A recent study conducted by researchers from the University of Maryland, Baltimore County (UMBC), University of Maryland, Baltimore (UMB), and the Smithsonian Environmental Research Center (SERC) utilized underwater cameras to assess the types of habitat provided by oyster reefs across 12 tributaries in the Chesapeake Bay. This novel technique involved collecting images of reef structures at approximately 50 sites in each tributary, spanning a total geographic area of 215 km. The researchers also monitored habitat changes over time in two of the tributaries, sampling in 2017, 2019, and 2021.
The study encompassed sites in Maryland and Virginia, encompassing a wide range of salinities. The researchers observed both restored and unrestored reefs, as well as oyster sanctuaries and harvested reefs. The findings indicated that unharvested and restored reefs displayed the most complex structures, with a greater surface area covered with oysters and increased reef height, signifying the height of the reef above the bay bottom.
Complex reef structures create more abundant habitat for oysters and other bay wildlife, including fish and crustaceans. The impact of salinity on reef structures depended on factors such as restoration and harvest status. Allison Tracy, assistant professor of marine biotechnology at UMBC/UMB and lead author of the study, emphasized the significance of managing harvest and restoration, as these are crucial tools for managers. She highlighted that the study’s scale allowed for the recognition of the important contributions of harvest, restoration, and salinity to habitat patterns.
Over the course of the study, all monitored sites observed an overall upward trend in habitat scores, which is promising for the bay and its dependents. Unharvested and restored reefs consistently maintained higher habitat scores throughout the study period. Tracy explained that the study’s use of underwater photography addressed longstanding challenges in understanding restoration success and allowed for efficient surveying of numerous sites, facilitating comparisons among different types of oyster reefs. The research indicated that oyster restoration leads to an increase in both oyster populations and complex reef structures, which provide habitat for various species.
Tracy emphasized that the solution is not to entirely stop harvesting, despite the importance of reef restoration and the designation of sanctuaries. Harvested reefs still play a crucial role in providing habitat, albeit with different characteristics. Tracy stated that harvested reefs contribute something different to the overall habitat, while also possessing economic significance.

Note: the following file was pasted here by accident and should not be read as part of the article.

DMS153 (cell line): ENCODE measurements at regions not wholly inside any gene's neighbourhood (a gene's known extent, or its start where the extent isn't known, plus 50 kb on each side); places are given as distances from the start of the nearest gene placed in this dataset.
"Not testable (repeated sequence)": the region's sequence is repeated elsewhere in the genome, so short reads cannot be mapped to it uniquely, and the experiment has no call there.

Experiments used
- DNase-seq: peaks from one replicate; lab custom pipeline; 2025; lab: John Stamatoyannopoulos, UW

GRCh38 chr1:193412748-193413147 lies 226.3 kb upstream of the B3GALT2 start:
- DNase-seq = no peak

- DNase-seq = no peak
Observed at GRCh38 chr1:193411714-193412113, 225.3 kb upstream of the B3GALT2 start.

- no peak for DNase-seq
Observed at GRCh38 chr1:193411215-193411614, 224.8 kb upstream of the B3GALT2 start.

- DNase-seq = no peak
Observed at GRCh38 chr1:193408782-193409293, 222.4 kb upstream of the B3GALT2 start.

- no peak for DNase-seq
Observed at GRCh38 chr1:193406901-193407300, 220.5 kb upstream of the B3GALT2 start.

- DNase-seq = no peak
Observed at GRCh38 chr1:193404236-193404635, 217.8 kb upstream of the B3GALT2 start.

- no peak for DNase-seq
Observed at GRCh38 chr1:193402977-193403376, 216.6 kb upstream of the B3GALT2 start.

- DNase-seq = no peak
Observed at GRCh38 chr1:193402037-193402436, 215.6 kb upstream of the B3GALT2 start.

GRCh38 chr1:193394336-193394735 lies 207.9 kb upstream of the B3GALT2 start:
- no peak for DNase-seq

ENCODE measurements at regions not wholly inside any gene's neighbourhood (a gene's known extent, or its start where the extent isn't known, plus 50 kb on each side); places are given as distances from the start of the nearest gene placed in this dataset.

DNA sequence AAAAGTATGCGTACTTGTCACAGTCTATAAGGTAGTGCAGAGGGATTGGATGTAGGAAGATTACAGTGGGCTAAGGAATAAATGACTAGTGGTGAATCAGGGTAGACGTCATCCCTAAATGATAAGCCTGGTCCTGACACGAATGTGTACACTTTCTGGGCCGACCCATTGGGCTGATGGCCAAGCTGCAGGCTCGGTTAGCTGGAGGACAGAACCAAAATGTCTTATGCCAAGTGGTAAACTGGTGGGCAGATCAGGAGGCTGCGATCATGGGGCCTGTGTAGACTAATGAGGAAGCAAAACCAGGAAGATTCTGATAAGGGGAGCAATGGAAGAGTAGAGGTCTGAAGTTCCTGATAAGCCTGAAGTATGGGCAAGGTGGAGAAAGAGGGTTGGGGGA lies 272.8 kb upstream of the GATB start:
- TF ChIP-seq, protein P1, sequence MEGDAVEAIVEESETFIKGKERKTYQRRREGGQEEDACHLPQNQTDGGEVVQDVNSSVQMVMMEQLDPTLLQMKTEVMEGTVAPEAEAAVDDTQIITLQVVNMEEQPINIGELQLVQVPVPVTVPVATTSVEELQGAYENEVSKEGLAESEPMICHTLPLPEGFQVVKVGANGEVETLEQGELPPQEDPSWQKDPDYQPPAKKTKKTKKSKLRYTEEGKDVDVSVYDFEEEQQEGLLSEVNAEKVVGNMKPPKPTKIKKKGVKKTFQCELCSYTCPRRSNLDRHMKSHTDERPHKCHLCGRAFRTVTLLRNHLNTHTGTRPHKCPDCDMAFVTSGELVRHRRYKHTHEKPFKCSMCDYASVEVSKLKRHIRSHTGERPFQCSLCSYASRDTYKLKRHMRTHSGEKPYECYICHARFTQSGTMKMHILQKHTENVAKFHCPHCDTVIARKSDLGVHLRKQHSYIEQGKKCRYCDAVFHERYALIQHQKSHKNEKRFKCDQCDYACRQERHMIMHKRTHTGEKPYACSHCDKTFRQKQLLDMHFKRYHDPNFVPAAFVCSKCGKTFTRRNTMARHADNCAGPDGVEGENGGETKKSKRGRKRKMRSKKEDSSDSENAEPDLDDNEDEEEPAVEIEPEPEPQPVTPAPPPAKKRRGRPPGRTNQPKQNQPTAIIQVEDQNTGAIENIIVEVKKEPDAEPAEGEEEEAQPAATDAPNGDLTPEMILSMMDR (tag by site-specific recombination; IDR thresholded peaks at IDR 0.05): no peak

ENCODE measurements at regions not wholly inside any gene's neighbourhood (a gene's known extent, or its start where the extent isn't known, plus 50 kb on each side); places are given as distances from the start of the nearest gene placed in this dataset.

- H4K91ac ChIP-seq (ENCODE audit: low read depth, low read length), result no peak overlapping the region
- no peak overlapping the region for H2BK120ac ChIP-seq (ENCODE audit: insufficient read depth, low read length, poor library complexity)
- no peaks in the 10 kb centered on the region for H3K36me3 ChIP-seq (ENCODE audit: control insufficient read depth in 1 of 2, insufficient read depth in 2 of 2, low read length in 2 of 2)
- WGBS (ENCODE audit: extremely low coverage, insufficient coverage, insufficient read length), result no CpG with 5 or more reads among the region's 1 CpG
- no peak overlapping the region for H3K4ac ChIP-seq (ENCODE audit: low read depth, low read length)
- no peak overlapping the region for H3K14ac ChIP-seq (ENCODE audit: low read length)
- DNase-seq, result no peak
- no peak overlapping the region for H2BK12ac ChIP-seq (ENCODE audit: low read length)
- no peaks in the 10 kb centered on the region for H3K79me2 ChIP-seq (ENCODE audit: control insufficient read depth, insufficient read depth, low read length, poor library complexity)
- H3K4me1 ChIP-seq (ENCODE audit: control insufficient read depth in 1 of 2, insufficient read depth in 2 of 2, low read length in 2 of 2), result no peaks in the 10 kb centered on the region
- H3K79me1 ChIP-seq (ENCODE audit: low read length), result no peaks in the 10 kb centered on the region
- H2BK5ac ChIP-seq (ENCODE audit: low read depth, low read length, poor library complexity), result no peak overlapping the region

Moving forward, the research team aims to expand upon their findings. They are currently working on a follow-up paper that employs more intensive sampling methods to verify the results obtained from the rapid assessment technique. The team also intends to explore ways to collect additional underwater data at each site to identify the other species utilizing the reefs; however, this is currently limited by the camera’s battery life.
Furthermore, the authors hope to utilize machine learning techniques to analyze the collected images, improving efficiency while maintaining accuracy. While previous applications of machine learning have proven less accurate than human analysis, advancements in the field may lead to more reliable results in the future. For this study, a citizen scientist from SERC, David Norman, analyzed all the images to determine reef habitat scores. The consistency provided by having one person score the images significantly improved the accuracy, but automated scoring could potentially offer consistency across multiple studies. SERC is also exploring the feasibility of crowd-sourcing the image analysis to enhance both consistency and efficiency.
This study offers valuable insights into the relationships between management practices, environmental conditions, and reef habitat within the Chesapeake Bay. With significant restoration efforts underway, various management practices in place, and widespread engagement from conservation organizations, fisheries, state governments, and local citizens, the researchers are grateful for the opportunity to conduct research in one of the world’s largest estuary systems. Tracy emphasized the fortunate nature of working in the Chesapeake Bay and the conducive environment it provides for this research.
1. Source: Coherent Market Insights, Public sources, Desk research
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